For all her appealingly flowing and unfussy prose, Pat Barker's novels have always contained a good measure of unconventional wisdom, the untried and true. Subtly rendered and rarely belabored, the Booker Prize winner has tackled, with distinctive execution and startling candor, such subjects as mental illness, child rape, homosexuality, murder by minors, pacifism and war.
Double Vision is about war and the ravages of violence on the human mind — but with a provocative twist, visceral and thought-inducing. Barker's 10th novel offers a fresh take on the aftermath of 9/11 and, along with fighting in Afghanistan and the war crimes in Bosnia, explores the toll such carnage and conflict takes on her characters and on us all. In considering consequent thoughts and feelings — justifiable indignation and pangs of conscience, individual and social implications — the British author couches personal and outward struggles in an escapist, idyllic setting where the front lines emerge only in vivid memory.
The tensions under analysis recall Barker's previous novels that deal with or touch upon war, including the highly regarded World War I-era Regeneration trilogy of the early 1990s and more recent works. But Double Vision raises other frank questions and issues concerning the potentially distorting selectivity and influence of war reporting and photojournalism, inquiries and issues very much in keeping with Barker's history-based and psychology-steeped considerations of societal and human complexity.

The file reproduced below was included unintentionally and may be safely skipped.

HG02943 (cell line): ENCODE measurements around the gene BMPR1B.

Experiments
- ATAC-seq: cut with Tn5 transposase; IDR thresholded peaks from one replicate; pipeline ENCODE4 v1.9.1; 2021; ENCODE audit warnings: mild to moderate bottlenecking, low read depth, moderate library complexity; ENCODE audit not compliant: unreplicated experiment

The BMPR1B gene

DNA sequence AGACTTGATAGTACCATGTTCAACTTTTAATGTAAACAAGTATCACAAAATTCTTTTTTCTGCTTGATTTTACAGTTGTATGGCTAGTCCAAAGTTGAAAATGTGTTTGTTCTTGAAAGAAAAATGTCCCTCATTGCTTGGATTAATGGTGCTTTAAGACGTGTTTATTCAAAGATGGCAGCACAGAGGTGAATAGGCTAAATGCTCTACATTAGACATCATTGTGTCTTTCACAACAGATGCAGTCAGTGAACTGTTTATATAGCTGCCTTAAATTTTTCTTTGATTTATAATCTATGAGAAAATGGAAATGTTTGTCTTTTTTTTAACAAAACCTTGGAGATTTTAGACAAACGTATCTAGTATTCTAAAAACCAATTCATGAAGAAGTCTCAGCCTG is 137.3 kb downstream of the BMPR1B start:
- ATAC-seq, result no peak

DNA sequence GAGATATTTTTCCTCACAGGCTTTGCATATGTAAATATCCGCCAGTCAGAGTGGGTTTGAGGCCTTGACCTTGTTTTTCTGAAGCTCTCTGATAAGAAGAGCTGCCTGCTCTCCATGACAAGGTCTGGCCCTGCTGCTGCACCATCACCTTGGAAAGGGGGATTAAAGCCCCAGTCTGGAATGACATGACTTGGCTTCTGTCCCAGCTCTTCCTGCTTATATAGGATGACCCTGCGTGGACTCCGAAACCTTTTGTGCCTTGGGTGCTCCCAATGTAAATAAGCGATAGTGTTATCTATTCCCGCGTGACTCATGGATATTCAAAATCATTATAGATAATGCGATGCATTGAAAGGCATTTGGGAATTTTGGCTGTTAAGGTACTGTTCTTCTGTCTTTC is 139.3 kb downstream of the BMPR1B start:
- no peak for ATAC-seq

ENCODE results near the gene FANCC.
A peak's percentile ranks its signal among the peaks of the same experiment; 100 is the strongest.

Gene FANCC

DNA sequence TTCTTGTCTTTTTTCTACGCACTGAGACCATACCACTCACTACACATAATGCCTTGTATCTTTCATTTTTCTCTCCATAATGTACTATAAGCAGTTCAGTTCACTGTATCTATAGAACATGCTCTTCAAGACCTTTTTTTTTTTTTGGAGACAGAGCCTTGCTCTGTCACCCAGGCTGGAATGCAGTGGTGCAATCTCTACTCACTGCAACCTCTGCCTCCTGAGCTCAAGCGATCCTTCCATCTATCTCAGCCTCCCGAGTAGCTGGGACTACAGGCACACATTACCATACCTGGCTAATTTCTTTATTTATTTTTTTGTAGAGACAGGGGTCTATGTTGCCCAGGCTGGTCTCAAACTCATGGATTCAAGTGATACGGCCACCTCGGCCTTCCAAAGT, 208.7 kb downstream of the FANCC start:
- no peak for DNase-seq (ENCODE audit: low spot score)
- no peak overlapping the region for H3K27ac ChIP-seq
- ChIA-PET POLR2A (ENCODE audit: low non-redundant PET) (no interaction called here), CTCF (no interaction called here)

Whatever complications await, the main action gets under way as nerve-racked journalist Stephen Sharkey, unwilling to "spend the rest of my life trotting off to other people's wars," wraps up yet another dangerous assignment in a war-torn region and also witnesses the terrorist attack on the World Trade Center — on the same day as the breakup of his marriage.
Seeking refuge, Stephen moves into a quiet cottage on the property of his brother in the north of England, a seemingly perfect retreat in which to write his book about "the way wars are represented." It will be a book largely based on the works of his friend and colleague Ben Frobisher, a war photographer shot dead by a sniper in Afghanistan.
In the course of getting to work and gaining access to Ben's photos, Stephen befriends Ben's widow, Kate, a sculptor who lives close by and who was recently injured in a car accident, hindering her ability — until she reluctantly hires mysterious loner Peter Wingrave — to complete a 15-foot sculpture of Christ commissioned by a local church. Stephen also begins an affair with his autistic nephew's nanny, Cambridge-bound Justine, 20 years his junior, who is also daughter of the local vicar, and ex-girlfriend of Peter.